Carl Anderson underscores the incredible complexity of the Image. Every detail about the image had a meaning for the indigenous people, The image itself was a pictographic codex, a method traditionally used to record and transmit religious and cultural practices before the arrival of the Spanish. Here are some of the key elements.
- The colour of her skin stands out, neither pale like the Spaniards, nor dark like the indigenous, she is a mestiza, a mixed-blood. This identified her with completely with the New World, affirming the uniqueness of both Spanish and Indigenous culture and presenting herself as the link between the two as their mother.
- She stood with the sun at her back and the moon at her feet, traditional imagery associated with the Woman of the Apocalypse (Rev 12:1). To the Aztecs, this symbolised her power over the blood-thirsty Sun god Huitzilopochtli and the lunar, feathered serpent, Quetzalcoatl. This showed a new path to cosmological harmony without human sacrifice, a radical new conception of the universe.
- Beneath her feet is an angel with jewel-coloured eagle wings. The eagle in Aztec culture was a herald of civilisation and the symbolic conveyor of the Aztec’s sacrificial offerings to the gods. This eagle-winged Angel is a herald of a new civilisation and the carrier of the new and ultimate sacrifice in Christ the redeemer. The eagle-winged angel shifted the religious orientation of the Aztecs, instead of striving to touch divinity, this eagle-winged angel brings God to them. This connects to Juan Diego’s indigenous name, Cuauhtlatoatzin which means ‘one who speaks like an eagle’, this humble man was the messenger and herald of this new civilisation.
- She is pregnant. The black sash is normally worn at the waist by Aztec women is worn higher up during pregnancy.
- The stars on her veil map the positions of the constellations in the sky at the time of the apparition. The blue-green colour was a special colour reserved for Aztec emperors and divinity. The rich pink of her tunic represents the earth. The meeting of the veil and tunic in the hands of the angel represent a cosmic harmony from which new-life will come forth. The miraculous image was instituted on the Winter Solstice, a significant day for the Aztecs and also in European Christianity. The Winter Solstice was the shortest day of the year, from which point the days would begin to lengthen. It was symbolic of rebirth and new life.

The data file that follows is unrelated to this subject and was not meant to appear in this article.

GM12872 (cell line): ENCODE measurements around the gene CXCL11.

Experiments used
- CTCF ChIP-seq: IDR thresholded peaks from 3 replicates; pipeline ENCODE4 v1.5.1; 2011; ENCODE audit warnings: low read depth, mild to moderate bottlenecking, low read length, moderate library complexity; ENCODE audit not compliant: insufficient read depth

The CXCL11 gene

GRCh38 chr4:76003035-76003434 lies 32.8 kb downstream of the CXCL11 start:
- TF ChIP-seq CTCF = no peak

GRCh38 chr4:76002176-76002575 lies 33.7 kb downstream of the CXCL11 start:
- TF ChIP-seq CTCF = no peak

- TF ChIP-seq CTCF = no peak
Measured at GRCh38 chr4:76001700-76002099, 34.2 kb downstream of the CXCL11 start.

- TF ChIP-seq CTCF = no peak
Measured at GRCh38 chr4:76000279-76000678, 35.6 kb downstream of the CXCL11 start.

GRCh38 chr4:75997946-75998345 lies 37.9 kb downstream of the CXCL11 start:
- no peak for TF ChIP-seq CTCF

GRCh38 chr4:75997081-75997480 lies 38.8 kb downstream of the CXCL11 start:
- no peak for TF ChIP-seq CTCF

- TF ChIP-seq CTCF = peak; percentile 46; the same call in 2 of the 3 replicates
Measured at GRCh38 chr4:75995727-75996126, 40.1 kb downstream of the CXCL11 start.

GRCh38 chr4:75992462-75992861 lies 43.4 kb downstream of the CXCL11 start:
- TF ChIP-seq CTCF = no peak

- Her tunic is covered with gold flowersthat were much more than decoration; they were symbols representing words and concepts in Nahutal.
- The most significant is the Jasmine flower. This simple four-petal flower represented the highest, single divine being, Ometetol, who did not concern himself with the affairs of humanity. This flower is positioned over her womb, identifying her child as divine and more radically, this remote, omnipotent being is now reachable by any human being who delivers himself to humanity through his mother. Our Lady of Guadalupe speaks of her Son in the same titles attributed to Ometetol.
- The eight-petaled flower appears eight times and represents the planet Venus. The movement of Venus was a significant measure in the Aztec calendar which by the time of the conquest, had become inaccurate and often was in opposition to the solar measurements. The presence of both the sun and Venus with neither dominating the other represents a new cosmological harmony and peace.
- The large flower clusters represent a new communal concept in Nahutal. The large triangle blossom represents ‘hill’ and the long curved stem ‘water’ which together, represent the concept of nation or civilisation. These particular glyphs were highly significant symbols, mountains and rivers were the most essential geographic features necessary for human life. When the flower cluster is turned upside down, it becomes a human heart and arteries, representing sacrifice in an entirely new way, in which a divine heart and blood, not a human one carries the sacrificial burden in love.
- Her posture indicates a profound humility, pointing towards someone to whom she prays. This is indicated in her clasped hands and down-turned gaze, a gesture understood by both cultures. Significantly for the Aztecs, her entire body is in motion. Her weight is on one foot with the other knee bent in a dance-step position, which was the highest form of prayer for the Aztecs.
Carl Anderson, Our Lady of Guadalupe: Mother of the Civilisation of Love, Double Day, New York, 2009.